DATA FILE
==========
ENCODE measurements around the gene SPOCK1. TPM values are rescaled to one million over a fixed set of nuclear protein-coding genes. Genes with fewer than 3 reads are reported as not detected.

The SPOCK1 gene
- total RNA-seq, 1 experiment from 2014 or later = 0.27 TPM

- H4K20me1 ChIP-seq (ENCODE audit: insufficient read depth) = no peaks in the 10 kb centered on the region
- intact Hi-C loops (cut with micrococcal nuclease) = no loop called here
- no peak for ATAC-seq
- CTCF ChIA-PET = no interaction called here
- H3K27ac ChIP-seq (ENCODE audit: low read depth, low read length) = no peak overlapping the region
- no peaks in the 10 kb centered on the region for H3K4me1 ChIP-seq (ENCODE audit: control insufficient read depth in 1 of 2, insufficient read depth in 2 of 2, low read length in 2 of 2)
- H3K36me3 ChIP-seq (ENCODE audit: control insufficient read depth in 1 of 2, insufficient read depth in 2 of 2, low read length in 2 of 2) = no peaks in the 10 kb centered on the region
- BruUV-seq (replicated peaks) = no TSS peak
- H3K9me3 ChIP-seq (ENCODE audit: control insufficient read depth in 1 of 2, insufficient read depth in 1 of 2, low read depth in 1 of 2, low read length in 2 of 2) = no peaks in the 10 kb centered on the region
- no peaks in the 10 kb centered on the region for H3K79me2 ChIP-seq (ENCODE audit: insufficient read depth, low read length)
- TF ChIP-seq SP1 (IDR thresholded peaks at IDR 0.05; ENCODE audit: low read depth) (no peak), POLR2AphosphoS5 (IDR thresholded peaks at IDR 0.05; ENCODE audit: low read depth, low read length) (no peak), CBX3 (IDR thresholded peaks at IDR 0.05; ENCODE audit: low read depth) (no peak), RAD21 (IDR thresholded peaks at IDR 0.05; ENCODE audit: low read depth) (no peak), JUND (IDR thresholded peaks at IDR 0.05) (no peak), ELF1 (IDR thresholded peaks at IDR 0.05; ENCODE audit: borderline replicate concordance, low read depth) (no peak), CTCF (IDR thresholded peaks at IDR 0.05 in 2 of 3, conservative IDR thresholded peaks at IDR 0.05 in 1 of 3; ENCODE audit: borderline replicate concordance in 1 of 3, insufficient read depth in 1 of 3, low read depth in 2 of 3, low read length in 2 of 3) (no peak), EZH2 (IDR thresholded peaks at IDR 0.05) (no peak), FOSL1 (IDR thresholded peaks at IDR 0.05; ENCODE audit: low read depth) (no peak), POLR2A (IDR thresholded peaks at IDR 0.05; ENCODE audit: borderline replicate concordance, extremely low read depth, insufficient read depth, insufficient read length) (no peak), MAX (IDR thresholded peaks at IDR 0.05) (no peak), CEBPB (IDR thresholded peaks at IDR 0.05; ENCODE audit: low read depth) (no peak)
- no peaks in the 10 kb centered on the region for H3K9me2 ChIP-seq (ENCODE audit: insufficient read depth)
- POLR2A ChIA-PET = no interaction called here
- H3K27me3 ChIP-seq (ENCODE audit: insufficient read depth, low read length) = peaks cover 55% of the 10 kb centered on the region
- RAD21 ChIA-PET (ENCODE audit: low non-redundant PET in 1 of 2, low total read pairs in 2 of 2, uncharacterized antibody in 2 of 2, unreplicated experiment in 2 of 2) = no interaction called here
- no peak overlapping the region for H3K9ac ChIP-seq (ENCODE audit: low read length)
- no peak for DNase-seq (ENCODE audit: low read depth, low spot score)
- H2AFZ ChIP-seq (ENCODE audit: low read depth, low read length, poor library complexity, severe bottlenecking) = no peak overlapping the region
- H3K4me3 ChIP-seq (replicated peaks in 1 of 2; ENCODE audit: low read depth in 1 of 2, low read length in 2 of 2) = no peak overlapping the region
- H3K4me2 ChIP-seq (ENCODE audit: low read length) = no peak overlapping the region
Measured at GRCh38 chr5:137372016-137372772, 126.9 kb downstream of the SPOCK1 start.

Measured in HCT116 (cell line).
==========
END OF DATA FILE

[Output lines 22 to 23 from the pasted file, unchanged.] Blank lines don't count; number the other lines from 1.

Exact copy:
- H3K4me3 ChIP-seq (replicated peaks in 1 of 2; ENCODE audit: low read depth in 1 of 2, low read length in 2 of 2) = no peak overlapping the region
- H3K4me2 ChIP-seq (ENCODE audit: low read length) = no peak overlapping the region